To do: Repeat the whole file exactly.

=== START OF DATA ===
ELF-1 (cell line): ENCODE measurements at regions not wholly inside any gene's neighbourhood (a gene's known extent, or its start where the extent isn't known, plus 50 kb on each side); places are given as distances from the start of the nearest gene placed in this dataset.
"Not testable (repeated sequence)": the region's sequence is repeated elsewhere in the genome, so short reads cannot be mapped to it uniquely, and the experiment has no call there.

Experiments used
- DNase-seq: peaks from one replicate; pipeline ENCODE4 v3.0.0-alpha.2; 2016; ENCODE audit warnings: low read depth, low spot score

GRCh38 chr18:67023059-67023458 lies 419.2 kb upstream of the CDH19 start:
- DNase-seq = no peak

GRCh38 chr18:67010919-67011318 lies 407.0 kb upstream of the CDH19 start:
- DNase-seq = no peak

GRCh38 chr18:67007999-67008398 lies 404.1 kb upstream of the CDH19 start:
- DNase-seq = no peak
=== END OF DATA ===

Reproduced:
ELF-1 (cell line): ENCODE measurements at regions not wholly inside any gene's neighbourhood (a gene's known extent, or its start where the extent isn't known, plus 50 kb on each side); places are given as distances from the start of the nearest gene placed in this dataset.
"Not testable (repeated sequence)": the region's sequence is repeated elsewhere in the genome, so short reads cannot be mapped to it uniquely, and the experiment has no call there.

Experiments used
- DNase-seq: peaks from one replicate; pipeline ENCODE4 v3.0.0-alpha.2; 2016; ENCODE audit warnings: low read depth, low spot score

GRCh38 chr18:67023059-67023458 lies 419.2 kb upstream of the CDH19 start:
- DNase-seq = no peak

GRCh38 chr18:67010919-67011318 lies 407.0 kb upstream of the CDH19 start:
- DNase-seq = no peak

GRCh38 chr18:67007999-67008398 lies 404.1 kb upstream of the CDH19 start:
- DNase-seq = no peak